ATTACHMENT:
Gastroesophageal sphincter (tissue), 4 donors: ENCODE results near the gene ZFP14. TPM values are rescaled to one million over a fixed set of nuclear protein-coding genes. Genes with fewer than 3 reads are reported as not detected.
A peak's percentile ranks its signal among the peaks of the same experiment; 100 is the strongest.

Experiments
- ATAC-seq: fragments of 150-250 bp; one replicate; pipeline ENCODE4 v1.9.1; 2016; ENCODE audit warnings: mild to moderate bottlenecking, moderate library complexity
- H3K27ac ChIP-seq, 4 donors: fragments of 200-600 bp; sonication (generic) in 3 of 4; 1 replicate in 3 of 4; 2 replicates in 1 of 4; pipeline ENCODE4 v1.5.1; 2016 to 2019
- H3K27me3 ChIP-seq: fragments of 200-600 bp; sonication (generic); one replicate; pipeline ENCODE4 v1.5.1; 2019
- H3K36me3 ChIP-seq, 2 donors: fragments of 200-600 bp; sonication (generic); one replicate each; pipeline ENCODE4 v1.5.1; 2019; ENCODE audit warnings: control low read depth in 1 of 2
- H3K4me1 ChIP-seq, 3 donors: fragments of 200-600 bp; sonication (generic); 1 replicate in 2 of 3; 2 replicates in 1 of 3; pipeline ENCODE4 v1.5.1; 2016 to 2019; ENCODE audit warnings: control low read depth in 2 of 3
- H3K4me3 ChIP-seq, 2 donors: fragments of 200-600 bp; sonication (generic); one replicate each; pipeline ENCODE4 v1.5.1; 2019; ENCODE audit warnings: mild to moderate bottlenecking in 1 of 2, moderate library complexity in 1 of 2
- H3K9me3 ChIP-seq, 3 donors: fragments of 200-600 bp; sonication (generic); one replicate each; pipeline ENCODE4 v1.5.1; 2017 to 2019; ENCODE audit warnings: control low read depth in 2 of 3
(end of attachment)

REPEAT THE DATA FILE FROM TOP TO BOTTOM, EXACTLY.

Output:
Gastroesophageal sphincter (tissue), 4 donors: ENCODE results near the gene ZFP14. TPM values are rescaled to one million over a fixed set of nuclear protein-coding genes. Genes with fewer than 3 reads are reported as not detected.
A peak's percentile ranks its signal among the peaks of the same experiment; 100 is the strongest.

Experiments
- ATAC-seq: fragments of 150-250 bp; one replicate; pipeline ENCODE4 v1.9.1; 2016; ENCODE audit warnings: mild to moderate bottlenecking, moderate library complexity
- H3K27ac ChIP-seq, 4 donors: fragments of 200-600 bp; sonication (generic) in 3 of 4; 1 replicate in 3 of 4; 2 replicates in 1 of 4; pipeline ENCODE4 v1.5.1; 2016 to 2019
- H3K27me3 ChIP-seq: fragments of 200-600 bp; sonication (generic); one replicate; pipeline ENCODE4 v1.5.1; 2019
- H3K36me3 ChIP-seq, 2 donors: fragments of 200-600 bp; sonication (generic); one replicate each; pipeline ENCODE4 v1.5.1; 2019; ENCODE audit warnings: control low read depth in 1 of 2
- H3K4me1 ChIP-seq, 3 donors: fragments of 200-600 bp; sonication (generic); 1 replicate in 2 of 3; 2 replicates in 1 of 3; pipeline ENCODE4 v1.5.1; 2016 to 2019; ENCODE audit warnings: control low read depth in 2 of 3
- H3K4me3 ChIP-seq, 2 donors: fragments of 200-600 bp; sonication (generic); one replicate each; pipeline ENCODE4 v1.5.1; 2019; ENCODE audit warnings: mild to moderate bottlenecking in 1 of 2, moderate library complexity in 1 of 2
- H3K9me3 ChIP-seq, 3 donors: fragments of 200-600 bp; sonication (generic); one replicate each; pipeline ENCODE4 v1.5.1; 2017 to 2019; ENCODE audit warnings: control low read depth in 2 of 3